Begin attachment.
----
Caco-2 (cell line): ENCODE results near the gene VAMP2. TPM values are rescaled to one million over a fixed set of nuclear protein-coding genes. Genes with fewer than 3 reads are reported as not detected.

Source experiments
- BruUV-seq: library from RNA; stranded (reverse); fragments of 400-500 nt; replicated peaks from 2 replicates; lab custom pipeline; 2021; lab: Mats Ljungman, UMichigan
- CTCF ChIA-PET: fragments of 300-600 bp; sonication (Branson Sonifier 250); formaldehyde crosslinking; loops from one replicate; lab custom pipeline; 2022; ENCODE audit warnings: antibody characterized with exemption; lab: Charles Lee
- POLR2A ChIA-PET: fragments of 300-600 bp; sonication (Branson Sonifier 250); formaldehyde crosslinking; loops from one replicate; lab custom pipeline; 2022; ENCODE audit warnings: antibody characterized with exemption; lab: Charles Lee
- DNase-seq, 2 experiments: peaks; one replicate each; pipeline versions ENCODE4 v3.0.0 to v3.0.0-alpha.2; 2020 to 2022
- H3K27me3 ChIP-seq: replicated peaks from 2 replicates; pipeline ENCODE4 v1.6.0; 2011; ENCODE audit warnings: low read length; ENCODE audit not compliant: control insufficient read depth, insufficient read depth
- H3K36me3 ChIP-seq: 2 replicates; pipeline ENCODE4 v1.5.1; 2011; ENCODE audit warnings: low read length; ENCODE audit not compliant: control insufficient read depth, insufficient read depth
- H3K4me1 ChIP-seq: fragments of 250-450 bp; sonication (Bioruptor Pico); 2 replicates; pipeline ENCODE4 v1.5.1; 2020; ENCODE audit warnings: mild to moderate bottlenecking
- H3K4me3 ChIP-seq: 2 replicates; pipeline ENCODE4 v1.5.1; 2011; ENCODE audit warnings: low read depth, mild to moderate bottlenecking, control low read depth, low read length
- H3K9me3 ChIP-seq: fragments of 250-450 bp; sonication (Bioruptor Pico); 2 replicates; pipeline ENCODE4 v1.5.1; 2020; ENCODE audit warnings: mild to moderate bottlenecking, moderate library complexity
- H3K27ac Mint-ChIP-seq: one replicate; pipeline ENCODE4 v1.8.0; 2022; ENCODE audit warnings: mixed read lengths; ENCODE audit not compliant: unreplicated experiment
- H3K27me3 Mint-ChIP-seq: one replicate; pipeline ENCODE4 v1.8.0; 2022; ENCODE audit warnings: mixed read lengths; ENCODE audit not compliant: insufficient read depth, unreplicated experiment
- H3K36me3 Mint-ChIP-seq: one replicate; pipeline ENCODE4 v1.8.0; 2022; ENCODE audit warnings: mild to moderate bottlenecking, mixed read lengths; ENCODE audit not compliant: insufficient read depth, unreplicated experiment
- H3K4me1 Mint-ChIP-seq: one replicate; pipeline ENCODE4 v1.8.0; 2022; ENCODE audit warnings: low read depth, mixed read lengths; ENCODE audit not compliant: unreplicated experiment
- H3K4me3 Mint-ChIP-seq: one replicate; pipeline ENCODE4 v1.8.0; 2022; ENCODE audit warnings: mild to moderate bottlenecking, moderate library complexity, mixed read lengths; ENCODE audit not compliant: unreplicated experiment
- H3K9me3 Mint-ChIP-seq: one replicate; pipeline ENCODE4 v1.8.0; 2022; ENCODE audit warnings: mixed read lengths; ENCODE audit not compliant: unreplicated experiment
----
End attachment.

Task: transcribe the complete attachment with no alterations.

Caco-2 (cell line): ENCODE results near the gene VAMP2. TPM values are rescaled to one million over a fixed set of nuclear protein-coding genes. Genes with fewer than 3 reads are reported as not detected.

Source experiments
- BruUV-seq: library from RNA; stranded (reverse); fragments of 400-500 nt; replicated peaks from 2 replicates; lab custom pipeline; 2021; lab: Mats Ljungman, UMichigan
- CTCF ChIA-PET: fragments of 300-600 bp; sonication (Branson Sonifier 250); formaldehyde crosslinking; loops from one replicate; lab custom pipeline; 2022; ENCODE audit warnings: antibody characterized with exemption; lab: Charles Lee
- POLR2A ChIA-PET: fragments of 300-600 bp; sonication (Branson Sonifier 250); formaldehyde crosslinking; loops from one replicate; lab custom pipeline; 2022; ENCODE audit warnings: antibody characterized with exemption; lab: Charles Lee
- DNase-seq, 2 experiments: peaks; one replicate each; pipeline versions ENCODE4 v3.0.0 to v3.0.0-alpha.2; 2020 to 2022
- H3K27me3 ChIP-seq: replicated peaks from 2 replicates; pipeline ENCODE4 v1.6.0; 2011; ENCODE audit warnings: low read length; ENCODE audit not compliant: control insufficient read depth, insufficient read depth
- H3K36me3 ChIP-seq: 2 replicates; pipeline ENCODE4 v1.5.1; 2011; ENCODE audit warnings: low read length; ENCODE audit not compliant: control insufficient read depth, insufficient read depth
- H3K4me1 ChIP-seq: fragments of 250-450 bp; sonication (Bioruptor Pico); 2 replicates; pipeline ENCODE4 v1.5.1; 2020; ENCODE audit warnings: mild to moderate bottlenecking
- H3K4me3 ChIP-seq: 2 replicates; pipeline ENCODE4 v1.5.1; 2011; ENCODE audit warnings: low read depth, mild to moderate bottlenecking, control low read depth, low read length
- H3K9me3 ChIP-seq: fragments of 250-450 bp; sonication (Bioruptor Pico); 2 replicates; pipeline ENCODE4 v1.5.1; 2020; ENCODE audit warnings: mild to moderate bottlenecking, moderate library complexity
- H3K27ac Mint-ChIP-seq: one replicate; pipeline ENCODE4 v1.8.0; 2022; ENCODE audit warnings: mixed read lengths; ENCODE audit not compliant: unreplicated experiment
- H3K27me3 Mint-ChIP-seq: one replicate; pipeline ENCODE4 v1.8.0; 2022; ENCODE audit warnings: mixed read lengths; ENCODE audit not compliant: insufficient read depth, unreplicated experiment
- H3K36me3 Mint-ChIP-seq: one replicate; pipeline ENCODE4 v1.8.0; 2022; ENCODE audit warnings: mild to moderate bottlenecking, mixed read lengths; ENCODE audit not compliant: insufficient read depth, unreplicated experiment
- H3K4me1 Mint-ChIP-seq: one replicate; pipeline ENCODE4 v1.8.0; 2022; ENCODE audit warnings: low read depth, mixed read lengths; ENCODE audit not compliant: unreplicated experiment
- H3K4me3 Mint-ChIP-seq: one replicate; pipeline ENCODE4 v1.8.0; 2022; ENCODE audit warnings: mild to moderate bottlenecking, moderate library complexity, mixed read lengths; ENCODE audit not compliant: unreplicated experiment
- H3K9me3 Mint-ChIP-seq: one replicate; pipeline ENCODE4 v1.8.0; 2022; ENCODE audit warnings: mixed read lengths; ENCODE audit not compliant: unreplicated experiment